I have a number of thoughts in mind, which will likely turn into posts, and they are all leading up to a bigger unified thought. This is one of them.
PGP / GPG email encryption is a good thing. It’s a pretty secure system, and the public registries of public keys makes it easy to communicate securely with someone new, with a reasonable amount of trust. One major issue, which I think most people identify as the biggest issue with PGP, is that the popular mail programs don’t support it out of the box, or don’t support it well.
It would be great if every major e-mail program (Outlook, Mail.app, GMail, YahooMail, MSN Mail, etc..) all had built-in support for PGP, and could auto-create public/private key pairs, and upload the public key to the key-server automatically, etc…
And any time you were sending e-mail to someone who had a public key in the key-server, it would ask if you wanted to encrypt it. I also like the idea of auto-signing even non-encrypted mails, and you could then use the signature to validate that sender listed in the from or reply-to headers, actually sent the e-mail. If they don’t, you know it’s very likely to be spam (more on spam later…).
Implementing this using the OpenPGP RFC as a standard really wouldn’t be that hard. There are open source implementations in use today. And tons of available libraries to handle all the heavy lifting. I honestly don’t know what’s holding companies back from this. It would be very easy to do right, and aside from the privacy gains, the usefulness in other areas, like fighting spam, and being able to have some legal trust weight to verifiably signed e-mails, seems like a win-win situation. I’m going to leave my tin-foil hat off for now, and attribute the lack of this being in place to short-sighted non-standards embracing companies, and not governmental pressure.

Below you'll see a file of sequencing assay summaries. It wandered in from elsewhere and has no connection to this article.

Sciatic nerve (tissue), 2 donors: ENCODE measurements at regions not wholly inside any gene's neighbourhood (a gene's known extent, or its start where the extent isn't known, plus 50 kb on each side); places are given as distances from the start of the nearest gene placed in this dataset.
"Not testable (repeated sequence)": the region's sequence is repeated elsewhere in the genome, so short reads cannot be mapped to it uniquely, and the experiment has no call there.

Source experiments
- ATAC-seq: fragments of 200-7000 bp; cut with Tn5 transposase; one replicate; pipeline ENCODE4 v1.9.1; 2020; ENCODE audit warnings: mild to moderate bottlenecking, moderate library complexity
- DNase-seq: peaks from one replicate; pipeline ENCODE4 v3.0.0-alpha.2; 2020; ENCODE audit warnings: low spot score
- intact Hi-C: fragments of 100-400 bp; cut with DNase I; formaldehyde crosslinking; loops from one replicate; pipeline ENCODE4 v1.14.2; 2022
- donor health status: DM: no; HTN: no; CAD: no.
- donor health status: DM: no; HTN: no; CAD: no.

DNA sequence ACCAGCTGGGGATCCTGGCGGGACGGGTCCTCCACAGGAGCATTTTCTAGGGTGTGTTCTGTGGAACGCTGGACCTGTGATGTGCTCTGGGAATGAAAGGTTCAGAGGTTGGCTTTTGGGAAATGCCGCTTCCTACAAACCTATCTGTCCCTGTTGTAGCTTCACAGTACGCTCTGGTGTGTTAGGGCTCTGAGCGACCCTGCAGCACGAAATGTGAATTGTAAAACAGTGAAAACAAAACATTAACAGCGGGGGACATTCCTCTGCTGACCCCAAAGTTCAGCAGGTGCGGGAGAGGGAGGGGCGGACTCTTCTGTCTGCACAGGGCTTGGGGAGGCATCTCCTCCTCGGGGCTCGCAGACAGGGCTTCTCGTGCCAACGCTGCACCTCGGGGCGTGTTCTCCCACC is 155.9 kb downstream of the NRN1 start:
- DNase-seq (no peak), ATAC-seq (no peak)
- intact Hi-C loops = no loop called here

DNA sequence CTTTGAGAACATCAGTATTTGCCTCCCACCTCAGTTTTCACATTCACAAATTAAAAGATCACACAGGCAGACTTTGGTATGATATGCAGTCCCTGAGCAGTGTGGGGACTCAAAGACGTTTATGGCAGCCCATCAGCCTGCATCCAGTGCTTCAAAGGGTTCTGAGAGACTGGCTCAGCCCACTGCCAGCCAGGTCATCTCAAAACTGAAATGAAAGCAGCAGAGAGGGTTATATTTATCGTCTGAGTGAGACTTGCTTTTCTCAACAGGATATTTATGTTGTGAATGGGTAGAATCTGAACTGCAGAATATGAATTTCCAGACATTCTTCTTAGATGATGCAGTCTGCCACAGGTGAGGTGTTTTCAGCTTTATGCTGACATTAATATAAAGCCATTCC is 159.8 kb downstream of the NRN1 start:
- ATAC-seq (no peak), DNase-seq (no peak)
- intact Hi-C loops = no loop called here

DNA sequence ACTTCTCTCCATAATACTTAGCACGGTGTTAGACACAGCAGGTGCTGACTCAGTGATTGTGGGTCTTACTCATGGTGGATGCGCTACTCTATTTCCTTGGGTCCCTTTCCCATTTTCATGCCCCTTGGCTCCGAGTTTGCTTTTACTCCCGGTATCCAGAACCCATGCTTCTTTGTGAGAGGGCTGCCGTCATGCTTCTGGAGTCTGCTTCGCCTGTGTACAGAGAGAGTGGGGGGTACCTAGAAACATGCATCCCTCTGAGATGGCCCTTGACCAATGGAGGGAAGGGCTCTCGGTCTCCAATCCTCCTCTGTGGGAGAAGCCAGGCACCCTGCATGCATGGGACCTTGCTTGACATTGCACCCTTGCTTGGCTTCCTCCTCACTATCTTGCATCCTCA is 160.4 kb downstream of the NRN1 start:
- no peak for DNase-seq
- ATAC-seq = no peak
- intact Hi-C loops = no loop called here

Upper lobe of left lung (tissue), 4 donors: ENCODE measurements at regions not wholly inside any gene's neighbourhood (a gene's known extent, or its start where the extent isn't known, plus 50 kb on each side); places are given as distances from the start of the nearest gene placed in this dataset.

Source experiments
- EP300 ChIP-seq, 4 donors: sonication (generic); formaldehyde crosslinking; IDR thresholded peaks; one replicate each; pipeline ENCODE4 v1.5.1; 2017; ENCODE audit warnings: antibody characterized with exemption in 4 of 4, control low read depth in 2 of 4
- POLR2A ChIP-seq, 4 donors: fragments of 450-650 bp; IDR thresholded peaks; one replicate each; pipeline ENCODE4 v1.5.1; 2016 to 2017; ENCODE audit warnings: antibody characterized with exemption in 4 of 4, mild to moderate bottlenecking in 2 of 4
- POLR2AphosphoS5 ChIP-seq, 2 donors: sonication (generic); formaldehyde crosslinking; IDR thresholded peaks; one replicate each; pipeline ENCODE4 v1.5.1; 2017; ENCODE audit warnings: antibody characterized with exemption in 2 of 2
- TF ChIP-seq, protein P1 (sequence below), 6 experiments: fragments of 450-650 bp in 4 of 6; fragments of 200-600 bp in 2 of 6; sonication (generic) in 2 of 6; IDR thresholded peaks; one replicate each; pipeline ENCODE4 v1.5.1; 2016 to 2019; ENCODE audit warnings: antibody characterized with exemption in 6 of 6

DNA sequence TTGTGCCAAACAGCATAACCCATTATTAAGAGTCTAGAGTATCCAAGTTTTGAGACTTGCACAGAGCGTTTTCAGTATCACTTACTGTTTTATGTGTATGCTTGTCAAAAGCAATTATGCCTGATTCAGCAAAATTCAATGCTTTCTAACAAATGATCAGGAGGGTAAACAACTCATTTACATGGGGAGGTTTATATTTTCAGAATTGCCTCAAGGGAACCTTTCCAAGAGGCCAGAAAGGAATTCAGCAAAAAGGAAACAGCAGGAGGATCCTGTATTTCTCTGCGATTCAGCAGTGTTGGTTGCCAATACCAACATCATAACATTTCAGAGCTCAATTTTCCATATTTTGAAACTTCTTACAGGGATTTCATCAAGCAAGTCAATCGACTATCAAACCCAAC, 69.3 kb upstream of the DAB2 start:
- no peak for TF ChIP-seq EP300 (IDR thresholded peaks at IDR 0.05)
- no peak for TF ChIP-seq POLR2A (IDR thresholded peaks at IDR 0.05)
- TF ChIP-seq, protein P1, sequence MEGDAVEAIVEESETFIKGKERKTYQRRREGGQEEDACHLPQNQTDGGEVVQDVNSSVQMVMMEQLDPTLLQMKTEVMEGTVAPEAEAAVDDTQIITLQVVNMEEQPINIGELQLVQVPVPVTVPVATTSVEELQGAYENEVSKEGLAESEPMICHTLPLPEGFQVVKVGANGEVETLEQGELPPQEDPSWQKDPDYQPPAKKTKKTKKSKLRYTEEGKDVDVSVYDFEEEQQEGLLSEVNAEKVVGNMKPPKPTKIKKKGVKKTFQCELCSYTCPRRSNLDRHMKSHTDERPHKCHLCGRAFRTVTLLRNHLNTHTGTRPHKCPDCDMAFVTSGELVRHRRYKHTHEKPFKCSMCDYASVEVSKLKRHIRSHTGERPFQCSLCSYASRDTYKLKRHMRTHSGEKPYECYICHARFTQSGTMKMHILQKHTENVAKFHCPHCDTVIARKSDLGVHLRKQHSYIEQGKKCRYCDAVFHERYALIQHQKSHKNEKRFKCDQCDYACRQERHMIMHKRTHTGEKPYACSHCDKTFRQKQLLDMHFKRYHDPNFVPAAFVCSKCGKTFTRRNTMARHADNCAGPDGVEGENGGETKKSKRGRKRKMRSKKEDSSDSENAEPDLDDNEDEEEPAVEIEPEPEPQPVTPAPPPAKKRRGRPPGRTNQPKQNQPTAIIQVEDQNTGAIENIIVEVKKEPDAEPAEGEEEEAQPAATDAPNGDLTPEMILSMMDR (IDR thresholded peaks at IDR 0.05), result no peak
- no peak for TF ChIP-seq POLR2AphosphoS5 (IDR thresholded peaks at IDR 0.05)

However, the other MAJOR issue I see with PGP is this: key-pairs are associated with e-mail addresses. There is ideally a one-to-one relationship between e-mail address and PGP key-pairs. In practice this doesn’t work out all the time. I have, over time, had three different key-pairs linked with my primary e-mail address. I’d set one up, then over time stop using it, get a new computer, lose the old private key, and then have to create a new key-pair. So over time it became a one-to-many relationship, which as you can imagine, poses issues. This is just a side effect of the real issue. A PGP key-pair is meant to represent an individual entity (person or virtual person (such as a corporate e-mail address)). Signing something with my private key means that I signed it, not someone else. Message encrypted to my public key, should only be readable by ME the entity. So here is the issue.
People do not have a one-to-one relationship with e-mail addresses.
Currently I, the entity, have about 10 different e-mail addresses. In the past, I have had perhaps 10 other e-mail address, which I no longer control. This means that in order to be able to read all my current and archived mail, I would need to keep 20 private keys, forever.
Going the other way, many families share an ISP e-mail address. Obviously this is becoming less prevalent with the introduction of effective free solutions for e-mail, like GMail, however, it is still, and will continue to be an issue.
The relationship between entities and e-mail address is many-to many. This means that the relationship between entities and pgp key-pairs is many-to-many as well. This is a fundamental flaw in the implementation of PGP as a privacy and signing mechanism.
Tune back to learn how I think we should fix this….